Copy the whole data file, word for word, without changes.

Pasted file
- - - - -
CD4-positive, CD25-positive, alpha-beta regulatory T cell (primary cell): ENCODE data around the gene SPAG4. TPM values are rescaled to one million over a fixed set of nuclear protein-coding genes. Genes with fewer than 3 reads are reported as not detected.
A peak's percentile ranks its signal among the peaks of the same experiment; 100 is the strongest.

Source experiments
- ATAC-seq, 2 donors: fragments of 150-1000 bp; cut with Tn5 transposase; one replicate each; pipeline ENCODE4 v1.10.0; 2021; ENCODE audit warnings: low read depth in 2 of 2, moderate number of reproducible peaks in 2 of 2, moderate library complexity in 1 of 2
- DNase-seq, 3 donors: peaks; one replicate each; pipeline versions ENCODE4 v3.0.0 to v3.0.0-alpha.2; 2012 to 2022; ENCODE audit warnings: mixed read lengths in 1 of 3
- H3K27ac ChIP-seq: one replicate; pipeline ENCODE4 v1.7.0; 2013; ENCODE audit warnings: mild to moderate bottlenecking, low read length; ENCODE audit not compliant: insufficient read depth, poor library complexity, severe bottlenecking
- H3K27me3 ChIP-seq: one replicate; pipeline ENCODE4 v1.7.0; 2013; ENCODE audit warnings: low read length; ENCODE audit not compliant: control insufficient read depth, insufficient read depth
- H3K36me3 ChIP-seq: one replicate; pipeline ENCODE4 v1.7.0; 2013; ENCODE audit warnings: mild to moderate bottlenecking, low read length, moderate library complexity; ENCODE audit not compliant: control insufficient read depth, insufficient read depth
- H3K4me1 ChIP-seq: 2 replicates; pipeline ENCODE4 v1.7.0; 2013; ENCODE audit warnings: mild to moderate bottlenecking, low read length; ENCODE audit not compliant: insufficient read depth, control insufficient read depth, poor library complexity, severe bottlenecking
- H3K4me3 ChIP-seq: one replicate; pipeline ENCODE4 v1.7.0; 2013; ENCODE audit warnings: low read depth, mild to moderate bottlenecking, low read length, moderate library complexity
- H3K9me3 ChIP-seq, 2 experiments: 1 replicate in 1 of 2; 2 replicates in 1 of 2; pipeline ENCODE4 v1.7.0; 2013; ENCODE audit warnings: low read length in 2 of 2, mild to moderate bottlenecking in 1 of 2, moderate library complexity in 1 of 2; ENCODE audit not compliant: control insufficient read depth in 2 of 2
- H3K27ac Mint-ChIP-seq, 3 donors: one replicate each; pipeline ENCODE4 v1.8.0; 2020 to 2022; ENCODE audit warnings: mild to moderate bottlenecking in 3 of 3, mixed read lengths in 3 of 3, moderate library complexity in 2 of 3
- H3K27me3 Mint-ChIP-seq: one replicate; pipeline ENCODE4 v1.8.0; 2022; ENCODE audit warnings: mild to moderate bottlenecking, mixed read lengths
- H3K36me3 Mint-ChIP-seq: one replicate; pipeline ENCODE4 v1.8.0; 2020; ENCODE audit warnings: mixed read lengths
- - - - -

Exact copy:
CD4-positive, CD25-positive, alpha-beta regulatory T cell (primary cell): ENCODE data around the gene SPAG4. TPM values are rescaled to one million over a fixed set of nuclear protein-coding genes. Genes with fewer than 3 reads are reported as not detected.
A peak's percentile ranks its signal among the peaks of the same experiment; 100 is the strongest.

Source experiments
- ATAC-seq, 2 donors: fragments of 150-1000 bp; cut with Tn5 transposase; one replicate each; pipeline ENCODE4 v1.10.0; 2021; ENCODE audit warnings: low read depth in 2 of 2, moderate number of reproducible peaks in 2 of 2, moderate library complexity in 1 of 2
- DNase-seq, 3 donors: peaks; one replicate each; pipeline versions ENCODE4 v3.0.0 to v3.0.0-alpha.2; 2012 to 2022; ENCODE audit warnings: mixed read lengths in 1 of 3
- H3K27ac ChIP-seq: one replicate; pipeline ENCODE4 v1.7.0; 2013; ENCODE audit warnings: mild to moderate bottlenecking, low read length; ENCODE audit not compliant: insufficient read depth, poor library complexity, severe bottlenecking
- H3K27me3 ChIP-seq: one replicate; pipeline ENCODE4 v1.7.0; 2013; ENCODE audit warnings: low read length; ENCODE audit not compliant: control insufficient read depth, insufficient read depth
- H3K36me3 ChIP-seq: one replicate; pipeline ENCODE4 v1.7.0; 2013; ENCODE audit warnings: mild to moderate bottlenecking, low read length, moderate library complexity; ENCODE audit not compliant: control insufficient read depth, insufficient read depth
- H3K4me1 ChIP-seq: 2 replicates; pipeline ENCODE4 v1.7.0; 2013; ENCODE audit warnings: mild to moderate bottlenecking, low read length; ENCODE audit not compliant: insufficient read depth, control insufficient read depth, poor library complexity, severe bottlenecking
- H3K4me3 ChIP-seq: one replicate; pipeline ENCODE4 v1.7.0; 2013; ENCODE audit warnings: low read depth, mild to moderate bottlenecking, low read length, moderate library complexity
- H3K9me3 ChIP-seq, 2 experiments: 1 replicate in 1 of 2; 2 replicates in 1 of 2; pipeline ENCODE4 v1.7.0; 2013; ENCODE audit warnings: low read length in 2 of 2, mild to moderate bottlenecking in 1 of 2, moderate library complexity in 1 of 2; ENCODE audit not compliant: control insufficient read depth in 2 of 2
- H3K27ac Mint-ChIP-seq, 3 donors: one replicate each; pipeline ENCODE4 v1.8.0; 2020 to 2022; ENCODE audit warnings: mild to moderate bottlenecking in 3 of 3, mixed read lengths in 3 of 3, moderate library complexity in 2 of 3
- H3K27me3 Mint-ChIP-seq: one replicate; pipeline ENCODE4 v1.8.0; 2022; ENCODE audit warnings: mild to moderate bottlenecking, mixed read lengths
- H3K36me3 Mint-ChIP-seq: one replicate; pipeline ENCODE4 v1.8.0; 2020; ENCODE audit warnings: mixed read lengths